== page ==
Beyond the picket line: Union clout, tallied
More than 33,000 Chicago Public School employees—that’s roughly 26,000 teachers and 7,500 support staff—have spent recent days on strike, bobbing in the early morning hours to union chants and taking part in civil disobedience training.
Among their points of contention with Mayor Lori Lightfoot’s administration: The contract’s duration, better wages, enforced class size limits, nurses and librarians in every school for a district that claimed 95 of the state’s lowest performing schools on last year’s Illinois State Report Card.
But union members’ clout extends far beyond the classroom, as a portion of the dues paid by every teacher, special education assistant, janitor and food service worker who belongs to the Chicago Teachers Union (CTU) or Service Employees International Union (SEIU) gets sent to their union’s political action committee. These groups have funneled nearly $12 million into the campaign coffers of politicians throughout the state, from the Chicago Mayor’s race, to aldermanic and state legislative contests.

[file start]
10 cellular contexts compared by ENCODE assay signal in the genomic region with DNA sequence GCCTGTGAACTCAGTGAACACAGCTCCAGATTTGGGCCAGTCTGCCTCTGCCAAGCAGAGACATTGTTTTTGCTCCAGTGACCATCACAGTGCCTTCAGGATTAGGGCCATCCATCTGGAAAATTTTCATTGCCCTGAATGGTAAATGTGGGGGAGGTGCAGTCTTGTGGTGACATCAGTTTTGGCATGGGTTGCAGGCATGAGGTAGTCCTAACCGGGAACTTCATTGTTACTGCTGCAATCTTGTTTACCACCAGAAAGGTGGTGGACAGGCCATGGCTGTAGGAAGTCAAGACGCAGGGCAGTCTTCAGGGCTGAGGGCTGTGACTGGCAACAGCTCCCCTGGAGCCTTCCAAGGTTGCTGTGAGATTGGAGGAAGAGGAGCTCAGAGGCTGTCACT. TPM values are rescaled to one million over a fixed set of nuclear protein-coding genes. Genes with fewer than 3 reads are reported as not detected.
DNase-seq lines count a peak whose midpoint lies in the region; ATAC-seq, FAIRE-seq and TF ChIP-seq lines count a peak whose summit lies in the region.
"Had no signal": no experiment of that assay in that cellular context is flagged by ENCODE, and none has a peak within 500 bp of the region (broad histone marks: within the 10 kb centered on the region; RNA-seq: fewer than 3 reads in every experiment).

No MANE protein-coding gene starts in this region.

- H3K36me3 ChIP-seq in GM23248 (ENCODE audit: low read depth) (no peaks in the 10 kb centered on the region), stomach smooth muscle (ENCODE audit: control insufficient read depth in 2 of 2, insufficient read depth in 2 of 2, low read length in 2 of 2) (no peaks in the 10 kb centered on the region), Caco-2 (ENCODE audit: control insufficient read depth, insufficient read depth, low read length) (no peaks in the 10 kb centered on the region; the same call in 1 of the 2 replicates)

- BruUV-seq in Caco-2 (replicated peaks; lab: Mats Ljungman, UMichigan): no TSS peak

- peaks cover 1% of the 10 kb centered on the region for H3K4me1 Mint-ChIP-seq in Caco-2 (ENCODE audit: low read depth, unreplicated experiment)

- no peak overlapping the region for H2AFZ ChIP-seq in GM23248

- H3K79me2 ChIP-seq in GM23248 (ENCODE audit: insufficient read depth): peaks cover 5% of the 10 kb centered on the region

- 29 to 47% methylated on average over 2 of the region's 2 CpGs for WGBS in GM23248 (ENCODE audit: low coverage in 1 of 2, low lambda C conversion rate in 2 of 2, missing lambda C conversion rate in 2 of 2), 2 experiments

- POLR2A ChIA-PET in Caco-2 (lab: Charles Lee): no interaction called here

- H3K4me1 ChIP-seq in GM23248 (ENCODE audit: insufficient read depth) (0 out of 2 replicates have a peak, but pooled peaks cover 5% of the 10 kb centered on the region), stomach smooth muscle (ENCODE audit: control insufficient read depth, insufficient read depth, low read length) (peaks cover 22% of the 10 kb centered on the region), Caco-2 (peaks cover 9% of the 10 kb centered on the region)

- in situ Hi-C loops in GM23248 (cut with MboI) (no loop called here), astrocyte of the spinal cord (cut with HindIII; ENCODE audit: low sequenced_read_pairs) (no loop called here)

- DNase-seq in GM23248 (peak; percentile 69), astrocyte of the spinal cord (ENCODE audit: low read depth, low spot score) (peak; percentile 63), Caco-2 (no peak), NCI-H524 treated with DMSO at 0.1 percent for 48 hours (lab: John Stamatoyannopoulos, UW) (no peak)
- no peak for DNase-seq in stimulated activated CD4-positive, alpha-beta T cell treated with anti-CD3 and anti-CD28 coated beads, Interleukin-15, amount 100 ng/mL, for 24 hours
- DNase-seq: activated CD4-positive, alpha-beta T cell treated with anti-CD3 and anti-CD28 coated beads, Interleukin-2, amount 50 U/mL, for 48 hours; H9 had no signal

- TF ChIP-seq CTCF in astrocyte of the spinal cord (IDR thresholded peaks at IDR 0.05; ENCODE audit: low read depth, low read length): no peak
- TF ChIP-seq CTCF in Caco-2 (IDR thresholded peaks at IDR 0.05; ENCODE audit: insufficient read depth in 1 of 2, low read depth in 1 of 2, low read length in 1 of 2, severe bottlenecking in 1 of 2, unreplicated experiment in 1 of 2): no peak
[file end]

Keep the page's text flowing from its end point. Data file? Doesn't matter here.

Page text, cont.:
This week, we took a look at how the money can flow from your child’s teacher to local lawmakers, as well as the legal loopholes that allow the unions to be significant financial forces in town.
A memo provided to members of CTU Local 1 explains that a union teacher paid $65,000 annually contributes roughly $1,100 per year in dues to the teacher’s union. Teachers aides and part time workers have a slightly lower contribution rate. These contributions are spread out over 20 pay periods throughout the school year.
What they cover
Member dues fund the various activities that unions engage in—from paying for legal representation and union leaders’ salaries to legislative lobbying, supporting political campaigns (unless they opt out), and maintaining a strike fund.